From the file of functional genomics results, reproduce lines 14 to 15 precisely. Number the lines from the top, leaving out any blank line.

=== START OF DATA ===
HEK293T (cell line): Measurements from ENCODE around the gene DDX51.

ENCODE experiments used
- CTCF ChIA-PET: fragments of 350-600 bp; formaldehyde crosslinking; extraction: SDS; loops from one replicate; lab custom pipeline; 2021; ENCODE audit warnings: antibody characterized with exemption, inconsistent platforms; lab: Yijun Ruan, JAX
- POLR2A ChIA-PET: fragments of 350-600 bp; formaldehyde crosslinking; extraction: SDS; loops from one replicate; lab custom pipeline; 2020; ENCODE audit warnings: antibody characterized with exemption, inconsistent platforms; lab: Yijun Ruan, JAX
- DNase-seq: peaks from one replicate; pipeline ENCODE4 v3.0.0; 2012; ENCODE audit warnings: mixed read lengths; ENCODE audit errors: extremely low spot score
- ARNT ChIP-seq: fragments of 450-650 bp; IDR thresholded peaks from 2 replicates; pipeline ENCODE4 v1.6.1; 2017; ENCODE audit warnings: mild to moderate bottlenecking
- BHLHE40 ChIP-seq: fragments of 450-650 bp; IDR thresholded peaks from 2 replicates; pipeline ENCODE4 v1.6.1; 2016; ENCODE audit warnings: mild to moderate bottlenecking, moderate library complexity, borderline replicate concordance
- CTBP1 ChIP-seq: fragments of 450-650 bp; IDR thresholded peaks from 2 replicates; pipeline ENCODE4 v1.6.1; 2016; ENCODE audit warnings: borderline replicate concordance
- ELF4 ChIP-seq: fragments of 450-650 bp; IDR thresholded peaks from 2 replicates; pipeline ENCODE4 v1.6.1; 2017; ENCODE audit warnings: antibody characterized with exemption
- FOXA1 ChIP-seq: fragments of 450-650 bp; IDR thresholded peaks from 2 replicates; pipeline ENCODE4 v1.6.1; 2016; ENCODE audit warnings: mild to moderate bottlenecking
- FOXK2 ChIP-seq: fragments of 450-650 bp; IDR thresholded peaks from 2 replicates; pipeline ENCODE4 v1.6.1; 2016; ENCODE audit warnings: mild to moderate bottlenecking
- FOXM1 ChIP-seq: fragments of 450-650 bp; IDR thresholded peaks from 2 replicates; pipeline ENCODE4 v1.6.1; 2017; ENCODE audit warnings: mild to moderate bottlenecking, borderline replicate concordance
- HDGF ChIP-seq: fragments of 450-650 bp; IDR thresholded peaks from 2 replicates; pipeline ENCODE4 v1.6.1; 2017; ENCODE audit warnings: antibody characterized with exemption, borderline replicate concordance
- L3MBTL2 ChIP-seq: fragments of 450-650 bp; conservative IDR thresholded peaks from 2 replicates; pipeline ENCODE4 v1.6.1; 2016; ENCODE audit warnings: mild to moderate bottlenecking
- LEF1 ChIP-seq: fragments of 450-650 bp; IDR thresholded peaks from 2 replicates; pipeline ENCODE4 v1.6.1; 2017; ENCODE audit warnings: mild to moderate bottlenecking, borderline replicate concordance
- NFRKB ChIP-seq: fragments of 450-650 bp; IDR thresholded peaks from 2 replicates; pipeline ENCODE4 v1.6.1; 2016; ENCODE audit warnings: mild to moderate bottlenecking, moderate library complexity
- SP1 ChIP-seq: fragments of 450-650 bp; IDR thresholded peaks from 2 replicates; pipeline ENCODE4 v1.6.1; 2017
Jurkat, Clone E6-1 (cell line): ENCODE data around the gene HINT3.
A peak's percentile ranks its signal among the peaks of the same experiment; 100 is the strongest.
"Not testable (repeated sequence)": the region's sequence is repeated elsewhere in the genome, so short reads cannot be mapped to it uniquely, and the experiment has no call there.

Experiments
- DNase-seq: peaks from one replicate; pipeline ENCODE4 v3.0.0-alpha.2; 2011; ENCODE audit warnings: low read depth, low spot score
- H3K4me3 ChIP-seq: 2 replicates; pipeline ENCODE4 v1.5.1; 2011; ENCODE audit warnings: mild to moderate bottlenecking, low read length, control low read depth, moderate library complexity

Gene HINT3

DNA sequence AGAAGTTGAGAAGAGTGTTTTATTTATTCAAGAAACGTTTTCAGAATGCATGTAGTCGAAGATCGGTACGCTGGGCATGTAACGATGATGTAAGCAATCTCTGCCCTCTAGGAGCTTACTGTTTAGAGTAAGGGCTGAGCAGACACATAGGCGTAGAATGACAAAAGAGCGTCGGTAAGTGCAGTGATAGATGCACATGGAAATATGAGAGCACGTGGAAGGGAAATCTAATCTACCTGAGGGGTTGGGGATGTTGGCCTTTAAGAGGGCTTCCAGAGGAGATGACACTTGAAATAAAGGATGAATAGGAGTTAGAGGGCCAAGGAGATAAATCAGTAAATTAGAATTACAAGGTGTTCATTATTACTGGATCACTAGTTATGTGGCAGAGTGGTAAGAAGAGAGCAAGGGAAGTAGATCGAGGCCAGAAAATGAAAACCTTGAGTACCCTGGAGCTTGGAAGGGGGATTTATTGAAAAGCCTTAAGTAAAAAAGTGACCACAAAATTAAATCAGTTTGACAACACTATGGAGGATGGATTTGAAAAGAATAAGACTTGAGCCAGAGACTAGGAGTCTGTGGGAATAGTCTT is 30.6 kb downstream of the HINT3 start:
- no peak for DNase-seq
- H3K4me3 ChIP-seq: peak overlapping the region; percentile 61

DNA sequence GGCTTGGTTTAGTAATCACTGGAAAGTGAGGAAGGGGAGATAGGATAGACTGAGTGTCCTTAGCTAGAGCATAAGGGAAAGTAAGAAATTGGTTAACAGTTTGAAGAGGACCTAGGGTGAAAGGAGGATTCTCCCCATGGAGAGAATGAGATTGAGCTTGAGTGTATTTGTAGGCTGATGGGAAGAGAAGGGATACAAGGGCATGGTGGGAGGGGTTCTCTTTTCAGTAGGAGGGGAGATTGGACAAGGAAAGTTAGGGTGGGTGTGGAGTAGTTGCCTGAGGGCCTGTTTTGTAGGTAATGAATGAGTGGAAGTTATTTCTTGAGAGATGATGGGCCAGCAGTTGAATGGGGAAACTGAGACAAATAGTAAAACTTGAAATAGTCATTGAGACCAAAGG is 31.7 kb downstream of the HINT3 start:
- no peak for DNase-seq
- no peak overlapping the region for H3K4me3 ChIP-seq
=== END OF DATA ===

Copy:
- L3MBTL2 ChIP-seq: fragments of 450-650 bp; conservative IDR thresholded peaks from 2 replicates; pipeline ENCODE4 v1.6.1; 2016; ENCODE audit warnings: mild to moderate bottlenecking
- LEF1 ChIP-seq: fragments of 450-650 bp; IDR thresholded peaks from 2 replicates; pipeline ENCODE4 v1.6.1; 2017; ENCODE audit warnings: mild to moderate bottlenecking, borderline replicate concordance